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10 April 2024

Witnessing a Deed of Conveyance for Trinidad and Tobago

Lately, there have been instances where our notary has not been able to effectively deal with a client’s documents due to them not having a witness, amongst other things. Read on to find out how you can avoid this issue.

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Witnessing a Deed of Conveyance for Trinidad and Tobago.

For your signature on your Deed of Conveyance to be considered valid, a Notary Public must witness you signing your documents.

However, for some countries such as Trinidad and Tobago, there are extra rules for witnessing documents. A Notary Public must witness a witness, who is there to witness your signature being written. 

Read on to learn about what requirements you must meet to ensure that your notary appointment goes as smoothly as possible.

The role of a notary when witnessing a witness for a Deed of Conveyance

When a witness acts as a witness to the signature of documents, they also provide their own signature. As a result, the document will have both the signature of the person to whom the document belongs, and the person witnessing them signing the document. 

Whilst the witness is there to verify that the person signing the document is who they say they are and that they have signed the document in their presence, a notary will have to be there to ensure that the witness is who they say they are as well.

Additionally, the notary will notarise the deed or other documents so that they are accepted as valid, verified documents.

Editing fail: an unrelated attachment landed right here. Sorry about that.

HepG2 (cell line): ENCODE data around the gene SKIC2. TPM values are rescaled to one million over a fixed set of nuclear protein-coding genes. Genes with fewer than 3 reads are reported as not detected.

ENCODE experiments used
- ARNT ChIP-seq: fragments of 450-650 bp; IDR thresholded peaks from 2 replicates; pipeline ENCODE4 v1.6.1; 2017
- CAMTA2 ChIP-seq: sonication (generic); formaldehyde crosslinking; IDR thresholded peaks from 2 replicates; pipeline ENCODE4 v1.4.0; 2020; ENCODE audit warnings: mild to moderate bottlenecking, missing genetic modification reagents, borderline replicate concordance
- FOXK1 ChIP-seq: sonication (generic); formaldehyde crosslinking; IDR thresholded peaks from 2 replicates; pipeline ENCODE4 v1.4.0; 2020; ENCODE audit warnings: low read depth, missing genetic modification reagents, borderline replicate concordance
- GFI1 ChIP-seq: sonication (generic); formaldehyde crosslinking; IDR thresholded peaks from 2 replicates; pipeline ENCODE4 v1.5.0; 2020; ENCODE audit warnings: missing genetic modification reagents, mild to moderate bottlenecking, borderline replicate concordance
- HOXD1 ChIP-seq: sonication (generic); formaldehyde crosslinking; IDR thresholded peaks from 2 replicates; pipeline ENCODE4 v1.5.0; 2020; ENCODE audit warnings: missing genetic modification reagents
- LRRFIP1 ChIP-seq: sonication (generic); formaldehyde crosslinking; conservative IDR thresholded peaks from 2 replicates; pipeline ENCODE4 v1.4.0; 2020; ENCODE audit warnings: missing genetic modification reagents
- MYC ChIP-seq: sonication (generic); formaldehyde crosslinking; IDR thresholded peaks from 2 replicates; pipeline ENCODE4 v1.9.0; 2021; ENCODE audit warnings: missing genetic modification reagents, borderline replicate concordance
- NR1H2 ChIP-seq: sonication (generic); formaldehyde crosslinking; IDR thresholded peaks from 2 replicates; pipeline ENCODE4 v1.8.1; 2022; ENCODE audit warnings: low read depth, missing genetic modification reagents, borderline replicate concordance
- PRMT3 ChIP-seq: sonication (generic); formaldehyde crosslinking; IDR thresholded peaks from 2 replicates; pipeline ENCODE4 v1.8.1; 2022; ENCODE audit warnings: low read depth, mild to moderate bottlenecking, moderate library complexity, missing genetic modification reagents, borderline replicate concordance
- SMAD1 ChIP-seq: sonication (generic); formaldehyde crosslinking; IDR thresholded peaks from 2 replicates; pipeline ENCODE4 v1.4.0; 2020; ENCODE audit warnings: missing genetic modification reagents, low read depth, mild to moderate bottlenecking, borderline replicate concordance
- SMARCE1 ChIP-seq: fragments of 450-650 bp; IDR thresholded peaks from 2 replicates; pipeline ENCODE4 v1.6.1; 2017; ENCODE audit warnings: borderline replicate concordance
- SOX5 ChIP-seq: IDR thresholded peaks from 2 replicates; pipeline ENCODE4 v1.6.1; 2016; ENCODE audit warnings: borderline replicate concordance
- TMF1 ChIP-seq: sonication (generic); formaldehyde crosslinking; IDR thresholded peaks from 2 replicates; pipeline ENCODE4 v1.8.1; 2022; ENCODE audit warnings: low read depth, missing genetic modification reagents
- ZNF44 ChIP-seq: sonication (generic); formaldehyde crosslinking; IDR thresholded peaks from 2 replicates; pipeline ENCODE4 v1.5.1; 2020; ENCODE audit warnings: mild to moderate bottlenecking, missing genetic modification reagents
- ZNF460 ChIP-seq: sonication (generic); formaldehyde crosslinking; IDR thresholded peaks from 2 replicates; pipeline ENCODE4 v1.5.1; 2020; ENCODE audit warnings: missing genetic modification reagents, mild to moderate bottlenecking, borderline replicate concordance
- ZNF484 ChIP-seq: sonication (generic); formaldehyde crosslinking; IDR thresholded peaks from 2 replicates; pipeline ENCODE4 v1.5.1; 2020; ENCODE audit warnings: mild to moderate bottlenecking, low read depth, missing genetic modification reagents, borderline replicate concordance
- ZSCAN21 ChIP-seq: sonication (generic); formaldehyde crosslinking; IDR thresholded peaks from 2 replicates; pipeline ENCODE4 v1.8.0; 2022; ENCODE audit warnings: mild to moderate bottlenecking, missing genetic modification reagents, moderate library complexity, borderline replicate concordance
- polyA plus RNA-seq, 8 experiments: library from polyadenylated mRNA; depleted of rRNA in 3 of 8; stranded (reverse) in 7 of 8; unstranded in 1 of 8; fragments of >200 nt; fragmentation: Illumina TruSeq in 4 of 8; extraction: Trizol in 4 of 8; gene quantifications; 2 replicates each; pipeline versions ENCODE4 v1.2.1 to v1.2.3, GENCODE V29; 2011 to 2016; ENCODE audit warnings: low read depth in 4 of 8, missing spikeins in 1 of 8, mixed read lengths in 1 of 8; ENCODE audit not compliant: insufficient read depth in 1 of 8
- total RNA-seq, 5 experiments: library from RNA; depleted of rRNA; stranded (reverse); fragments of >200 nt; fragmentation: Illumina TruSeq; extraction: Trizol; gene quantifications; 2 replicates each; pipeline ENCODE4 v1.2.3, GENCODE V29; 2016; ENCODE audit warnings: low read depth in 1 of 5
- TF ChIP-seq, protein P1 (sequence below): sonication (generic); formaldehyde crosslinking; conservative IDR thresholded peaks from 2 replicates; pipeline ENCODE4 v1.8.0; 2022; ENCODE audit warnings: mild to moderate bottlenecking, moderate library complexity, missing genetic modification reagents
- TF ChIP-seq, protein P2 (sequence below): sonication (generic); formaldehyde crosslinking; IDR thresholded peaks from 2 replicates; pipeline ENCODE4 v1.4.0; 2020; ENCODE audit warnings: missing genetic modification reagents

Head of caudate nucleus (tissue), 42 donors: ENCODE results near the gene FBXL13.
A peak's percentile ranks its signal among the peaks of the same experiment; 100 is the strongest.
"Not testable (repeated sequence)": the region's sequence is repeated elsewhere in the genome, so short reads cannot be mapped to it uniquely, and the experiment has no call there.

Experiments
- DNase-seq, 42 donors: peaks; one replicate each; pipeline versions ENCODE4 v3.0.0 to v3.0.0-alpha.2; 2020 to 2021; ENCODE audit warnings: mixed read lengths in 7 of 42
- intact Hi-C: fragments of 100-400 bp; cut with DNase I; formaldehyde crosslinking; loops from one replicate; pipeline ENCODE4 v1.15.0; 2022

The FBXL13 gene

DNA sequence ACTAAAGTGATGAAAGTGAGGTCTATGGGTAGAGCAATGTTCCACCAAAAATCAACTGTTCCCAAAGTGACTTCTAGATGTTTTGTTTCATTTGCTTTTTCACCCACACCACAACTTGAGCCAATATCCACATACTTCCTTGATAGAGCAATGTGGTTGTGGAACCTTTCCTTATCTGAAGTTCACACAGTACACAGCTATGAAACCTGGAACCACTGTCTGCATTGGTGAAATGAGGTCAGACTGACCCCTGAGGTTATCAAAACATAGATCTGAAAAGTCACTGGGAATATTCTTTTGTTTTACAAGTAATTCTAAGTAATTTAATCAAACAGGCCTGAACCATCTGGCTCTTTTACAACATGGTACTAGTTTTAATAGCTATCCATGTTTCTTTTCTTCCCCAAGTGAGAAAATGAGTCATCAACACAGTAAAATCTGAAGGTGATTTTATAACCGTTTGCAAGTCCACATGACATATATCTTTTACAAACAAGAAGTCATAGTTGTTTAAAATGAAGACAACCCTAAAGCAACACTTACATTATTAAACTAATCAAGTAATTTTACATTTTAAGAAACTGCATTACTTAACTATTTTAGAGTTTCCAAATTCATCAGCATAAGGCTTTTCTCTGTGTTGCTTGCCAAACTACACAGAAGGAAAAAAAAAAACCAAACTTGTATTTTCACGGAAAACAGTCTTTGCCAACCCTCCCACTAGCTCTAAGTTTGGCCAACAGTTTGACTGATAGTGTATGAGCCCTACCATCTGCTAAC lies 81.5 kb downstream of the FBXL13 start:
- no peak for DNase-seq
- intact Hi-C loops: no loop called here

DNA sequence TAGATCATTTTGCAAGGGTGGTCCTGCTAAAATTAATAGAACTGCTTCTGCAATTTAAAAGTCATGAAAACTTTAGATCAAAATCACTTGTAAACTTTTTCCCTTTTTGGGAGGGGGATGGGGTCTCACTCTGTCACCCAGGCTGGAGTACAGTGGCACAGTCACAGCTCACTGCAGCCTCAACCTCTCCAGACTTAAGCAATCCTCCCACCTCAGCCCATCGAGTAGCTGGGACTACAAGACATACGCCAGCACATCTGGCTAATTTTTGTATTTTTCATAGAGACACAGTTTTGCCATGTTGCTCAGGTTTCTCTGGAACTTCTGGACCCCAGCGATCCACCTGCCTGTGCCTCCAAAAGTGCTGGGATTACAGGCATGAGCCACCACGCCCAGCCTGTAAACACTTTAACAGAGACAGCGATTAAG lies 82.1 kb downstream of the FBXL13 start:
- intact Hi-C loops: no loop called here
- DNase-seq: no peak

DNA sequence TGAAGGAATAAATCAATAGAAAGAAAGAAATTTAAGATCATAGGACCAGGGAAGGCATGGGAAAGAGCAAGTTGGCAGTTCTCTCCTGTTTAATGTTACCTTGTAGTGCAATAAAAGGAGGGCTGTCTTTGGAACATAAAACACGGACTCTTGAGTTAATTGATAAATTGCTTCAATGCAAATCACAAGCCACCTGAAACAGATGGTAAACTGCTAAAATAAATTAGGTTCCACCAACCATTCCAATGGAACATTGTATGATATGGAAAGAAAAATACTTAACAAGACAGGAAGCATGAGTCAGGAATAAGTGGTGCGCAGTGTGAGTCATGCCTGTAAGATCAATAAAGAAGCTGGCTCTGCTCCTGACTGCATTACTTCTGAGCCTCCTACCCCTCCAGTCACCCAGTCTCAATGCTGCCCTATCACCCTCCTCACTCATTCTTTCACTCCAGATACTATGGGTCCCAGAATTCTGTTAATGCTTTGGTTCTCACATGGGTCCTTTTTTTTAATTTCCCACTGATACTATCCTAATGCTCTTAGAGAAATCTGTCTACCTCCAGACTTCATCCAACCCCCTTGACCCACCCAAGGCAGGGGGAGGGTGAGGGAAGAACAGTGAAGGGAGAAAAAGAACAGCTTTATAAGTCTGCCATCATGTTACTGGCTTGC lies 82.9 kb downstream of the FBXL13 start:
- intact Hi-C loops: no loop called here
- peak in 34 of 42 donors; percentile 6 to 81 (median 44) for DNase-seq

Not every document or country will require a notary to act as a witness for a witness, but Trinidad and Tobago does. 

What documents are required?

Alongside the actual Deed of Conveyance itself, a statutory declaration will also need to be signed by the person who is witnessing the signing of the deed. There will need to be one declaration per signature. 

For example, if there are two people signing a deed because they arranged their appointment together, then the individual witnessing them signing the deed will need to provide two declarations. 

If one person signs two documents, then there will also need to be two declarations. 

Additionally, the Notary Public will need to see the ID and proof of address of the witnesses, alongside the ID and proof of address of the person signing the deed. 

How we can help

Our Notary Public of England and Wales, Nathan Woodcock, has years of experience and has helped thousands of clients with their notary needs. He has dealt with matters for Trinidad and Tobago several times, and so understands the unique challenges that Trinidad and Tobago’s laws provide. 

If you need your Deed of Conveyance notarised for use in Trinidad and Tobago, then you can book an appointment with Nathan. Your appointment can take place at one of our offices in London, Manchester, or Sheffield. Alternatively, you can use our mobile notary service to arrange for your appointment to take place at a reasonable time and location that suits you. 

Ensure that you have witnesses ready to accompany you for your appointment, otherwise we will not be able to notarise your deed for Trinidad and Tobago. The appointment will have to be rearranged for another day. 

Alongside the notarisation of your deed, you may also need to get it issued with an apostille for it to be legal to use in Trinidad and Tobago. Our team can help you with this, as we work closely with the Foreign, Commonwealth and Development Office. We offer a standard apostille service that takes 20 to 25 days, and a fast-track service which takes 5 to 7 days. 

Get in touch with us today to discuss your needs with a member of our team. 


If you have any questions about our notary, apostille or consular services,
contact Woodcock Notary Public today.

Call us on 0330 133 6480 or email

If you have any questions about our notary, apostille or consular services, contact Woodcock Notary Public today.

Call us on 0330 133 6480 or email